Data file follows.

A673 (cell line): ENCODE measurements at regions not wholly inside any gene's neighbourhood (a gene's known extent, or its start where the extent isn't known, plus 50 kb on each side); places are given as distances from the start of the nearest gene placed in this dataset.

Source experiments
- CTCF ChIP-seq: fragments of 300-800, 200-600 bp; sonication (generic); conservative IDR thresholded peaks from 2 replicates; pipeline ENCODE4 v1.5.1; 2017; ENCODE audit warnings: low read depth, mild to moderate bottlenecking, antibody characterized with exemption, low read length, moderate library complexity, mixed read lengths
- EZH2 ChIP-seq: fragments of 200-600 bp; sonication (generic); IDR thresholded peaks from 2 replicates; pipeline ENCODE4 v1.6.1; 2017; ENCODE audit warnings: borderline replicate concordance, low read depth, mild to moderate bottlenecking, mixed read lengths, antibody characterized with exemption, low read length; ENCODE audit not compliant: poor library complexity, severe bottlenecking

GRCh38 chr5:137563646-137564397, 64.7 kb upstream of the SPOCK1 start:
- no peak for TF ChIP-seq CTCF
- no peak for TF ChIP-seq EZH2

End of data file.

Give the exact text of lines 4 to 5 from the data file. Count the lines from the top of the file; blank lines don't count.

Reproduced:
- EZH2 ChIP-seq: fragments of 200-600 bp; sonication (generic); IDR thresholded peaks from 2 replicates; pipeline ENCODE4 v1.6.1; 2017; ENCODE audit warnings: borderline replicate concordance, low read depth, mild to moderate bottlenecking, mixed read lengths, antibody characterized with exemption, low read length; ENCODE audit not compliant: poor library complexity, severe bottlenecking

GRCh38 chr5:137563646-137564397, 64.7 kb upstream of the SPOCK1 start: